Suspect's mentors say mental illness drove to 2015 White Rock Trail machete attack

The former Skyline High School and Texas A&M football player accused of murdering a Dallas jogger with a machete will finally go on trial Monday.

Police say Thomas Johnson admitted to attacking 52-year-old David Stevens on White Rock Creek Trail in 2015. He later told police he had schizophrenia and was off his medication.

It’s been nearly four years since Stevens was murdered while running on White Rock Creek Trail. The trial for his murder has faced delays partly due to evaluations of Johnson's mental state.

Dave and Lisa Stephenson have known Johnson since 2014 when one of his former high school football coaches asked the couple to take him under their wing. The couple has mentored troubled youth for more than a decade and started a ministry through their church.

“This is a tragic, tragic situation. But the Lord can make something good out of it,” Lisa said. “Somebody somewhere along the line in this process said to me, ‘Is he worth it?’ And that just raised every hackle I had because we’re all worth it.”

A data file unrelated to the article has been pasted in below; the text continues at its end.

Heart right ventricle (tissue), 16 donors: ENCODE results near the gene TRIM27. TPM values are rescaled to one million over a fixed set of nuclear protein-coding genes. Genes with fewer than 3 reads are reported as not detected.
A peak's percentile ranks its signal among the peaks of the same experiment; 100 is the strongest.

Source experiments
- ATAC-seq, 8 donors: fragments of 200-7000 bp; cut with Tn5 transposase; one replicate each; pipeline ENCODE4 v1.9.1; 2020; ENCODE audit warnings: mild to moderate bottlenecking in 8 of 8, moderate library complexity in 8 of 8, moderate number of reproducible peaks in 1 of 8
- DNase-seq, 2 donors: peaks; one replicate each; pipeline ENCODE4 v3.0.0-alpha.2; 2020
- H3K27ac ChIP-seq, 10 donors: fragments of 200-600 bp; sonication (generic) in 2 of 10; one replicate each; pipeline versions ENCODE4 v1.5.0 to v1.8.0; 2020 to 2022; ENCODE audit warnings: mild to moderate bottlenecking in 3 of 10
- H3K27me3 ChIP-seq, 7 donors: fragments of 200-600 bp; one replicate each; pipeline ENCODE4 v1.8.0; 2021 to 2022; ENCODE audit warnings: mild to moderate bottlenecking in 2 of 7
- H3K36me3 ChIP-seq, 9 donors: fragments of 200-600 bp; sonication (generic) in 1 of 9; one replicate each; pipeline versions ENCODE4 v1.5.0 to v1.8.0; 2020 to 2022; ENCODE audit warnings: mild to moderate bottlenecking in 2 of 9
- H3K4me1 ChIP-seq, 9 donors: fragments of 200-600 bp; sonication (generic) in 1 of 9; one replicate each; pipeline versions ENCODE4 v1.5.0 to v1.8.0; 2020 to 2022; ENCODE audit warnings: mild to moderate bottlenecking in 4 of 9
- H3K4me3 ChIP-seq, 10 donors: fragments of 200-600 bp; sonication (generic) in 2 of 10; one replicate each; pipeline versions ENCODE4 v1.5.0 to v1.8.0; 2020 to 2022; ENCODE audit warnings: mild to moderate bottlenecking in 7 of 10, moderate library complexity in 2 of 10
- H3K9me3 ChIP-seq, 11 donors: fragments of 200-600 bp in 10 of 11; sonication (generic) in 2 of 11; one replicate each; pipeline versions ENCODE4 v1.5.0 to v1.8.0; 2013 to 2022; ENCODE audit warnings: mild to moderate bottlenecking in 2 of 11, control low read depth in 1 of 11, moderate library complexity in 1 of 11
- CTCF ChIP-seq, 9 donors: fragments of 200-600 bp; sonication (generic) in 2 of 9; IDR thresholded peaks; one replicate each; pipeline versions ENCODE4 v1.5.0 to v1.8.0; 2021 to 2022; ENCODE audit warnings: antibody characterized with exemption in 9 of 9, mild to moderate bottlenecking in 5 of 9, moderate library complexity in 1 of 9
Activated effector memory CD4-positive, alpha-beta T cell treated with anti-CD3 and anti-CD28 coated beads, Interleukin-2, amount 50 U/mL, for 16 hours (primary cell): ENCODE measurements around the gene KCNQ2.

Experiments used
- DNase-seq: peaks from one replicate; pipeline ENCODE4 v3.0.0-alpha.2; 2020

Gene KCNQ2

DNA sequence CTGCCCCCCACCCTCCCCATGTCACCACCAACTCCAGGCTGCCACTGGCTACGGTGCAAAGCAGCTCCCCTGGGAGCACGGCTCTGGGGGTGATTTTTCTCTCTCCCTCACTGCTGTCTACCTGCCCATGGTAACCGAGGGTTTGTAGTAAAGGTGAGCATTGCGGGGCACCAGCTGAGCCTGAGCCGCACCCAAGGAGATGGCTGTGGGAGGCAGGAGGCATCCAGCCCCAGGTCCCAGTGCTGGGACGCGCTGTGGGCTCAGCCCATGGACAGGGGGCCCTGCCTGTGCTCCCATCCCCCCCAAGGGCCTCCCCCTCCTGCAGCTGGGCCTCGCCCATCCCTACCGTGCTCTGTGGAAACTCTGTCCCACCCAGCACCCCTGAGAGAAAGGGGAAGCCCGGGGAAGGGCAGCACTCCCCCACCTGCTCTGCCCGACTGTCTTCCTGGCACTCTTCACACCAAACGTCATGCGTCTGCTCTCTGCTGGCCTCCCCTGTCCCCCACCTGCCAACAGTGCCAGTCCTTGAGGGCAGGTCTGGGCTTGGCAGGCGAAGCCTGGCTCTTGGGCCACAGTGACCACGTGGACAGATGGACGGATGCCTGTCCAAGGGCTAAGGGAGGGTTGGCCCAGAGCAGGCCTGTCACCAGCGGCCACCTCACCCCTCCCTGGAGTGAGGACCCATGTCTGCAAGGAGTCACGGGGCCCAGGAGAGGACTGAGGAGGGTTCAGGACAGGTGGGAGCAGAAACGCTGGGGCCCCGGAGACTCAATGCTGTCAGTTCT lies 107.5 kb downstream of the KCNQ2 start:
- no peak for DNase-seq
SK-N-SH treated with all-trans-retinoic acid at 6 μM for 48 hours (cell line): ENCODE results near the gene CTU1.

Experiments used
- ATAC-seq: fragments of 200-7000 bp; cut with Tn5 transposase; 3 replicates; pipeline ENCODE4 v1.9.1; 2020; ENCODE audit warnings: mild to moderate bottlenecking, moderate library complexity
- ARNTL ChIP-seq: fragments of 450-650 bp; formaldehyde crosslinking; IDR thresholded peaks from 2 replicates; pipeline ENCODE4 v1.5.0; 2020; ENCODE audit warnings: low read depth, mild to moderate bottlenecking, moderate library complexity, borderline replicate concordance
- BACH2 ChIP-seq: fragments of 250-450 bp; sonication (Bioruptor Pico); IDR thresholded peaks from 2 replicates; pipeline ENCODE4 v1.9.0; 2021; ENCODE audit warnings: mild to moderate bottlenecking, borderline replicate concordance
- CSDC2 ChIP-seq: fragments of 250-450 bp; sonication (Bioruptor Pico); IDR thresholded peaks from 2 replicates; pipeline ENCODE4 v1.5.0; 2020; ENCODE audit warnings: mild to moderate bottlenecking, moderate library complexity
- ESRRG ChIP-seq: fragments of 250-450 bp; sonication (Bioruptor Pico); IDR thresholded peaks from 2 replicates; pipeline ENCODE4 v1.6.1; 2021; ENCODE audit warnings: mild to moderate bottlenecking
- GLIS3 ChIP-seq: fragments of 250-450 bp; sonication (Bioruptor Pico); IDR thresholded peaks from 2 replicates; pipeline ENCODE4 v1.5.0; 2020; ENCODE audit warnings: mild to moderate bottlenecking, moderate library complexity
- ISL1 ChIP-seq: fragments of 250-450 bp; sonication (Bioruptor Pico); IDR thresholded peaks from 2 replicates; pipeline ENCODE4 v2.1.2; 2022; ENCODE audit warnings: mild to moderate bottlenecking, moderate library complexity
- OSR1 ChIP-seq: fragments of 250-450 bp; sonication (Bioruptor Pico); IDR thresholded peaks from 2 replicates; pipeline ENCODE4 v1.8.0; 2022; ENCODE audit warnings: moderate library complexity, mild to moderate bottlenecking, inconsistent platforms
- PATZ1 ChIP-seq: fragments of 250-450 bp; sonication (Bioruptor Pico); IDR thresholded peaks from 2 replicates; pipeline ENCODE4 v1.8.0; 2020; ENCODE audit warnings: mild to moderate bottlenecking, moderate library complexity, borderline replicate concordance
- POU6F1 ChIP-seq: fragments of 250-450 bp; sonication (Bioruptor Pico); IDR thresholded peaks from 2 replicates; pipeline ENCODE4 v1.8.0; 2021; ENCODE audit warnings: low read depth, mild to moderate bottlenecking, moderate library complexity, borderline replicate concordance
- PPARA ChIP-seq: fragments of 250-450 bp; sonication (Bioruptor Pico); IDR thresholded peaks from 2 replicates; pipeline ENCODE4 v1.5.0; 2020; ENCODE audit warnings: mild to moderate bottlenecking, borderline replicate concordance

After bailing Johnson out of jail for a previous offense, the couple says he was supposed to stay with them for 12 weeks, getting counseling and preparing to go back to A&M. But, one day, he left suddenly to visit his mother and never came back.

The Stephensons didn't see Johnson again until a year later when he appeared in the news when he was accused of killing Steven, an avid runner, with a machete on White Rock Creek Trail. The grief was too much for Stevens' wife of 25 years, Patti. She committed suicide just two weeks later.

“We never saw an angry or violent bone in Thomas’ body when he was here,” Lisa said. “Never in a million years were we ever concerned for our safety. It was shocking.”

Despite the awful nature of the crime, the Stephensons have never stopped giving Johnson support. They have continued visiting him and praying for him.

“We are not here to raise up Thomas as being innocent in what he did,” David said. “We feel absolutely terrible for the Stevens family for what they encountered that day.”

Johnson's family and attorneys have said he has schizophrenia, he's been through extensive psychiatric evaluations and treatment, and is now back on his medication. He was recently found fit to stand trial this year.

“To me, that's the greatest respect we could pay to the Stevens family is for something good to come out of this,” Lisa said. “For there to be some major breakthrough in mental health or something good to come from this devastation.”

Jury selection happened this week. Johnson’s trial is set to start on Monday at 9 a.m.  Both of Johnson's mentors say they plan to be there.

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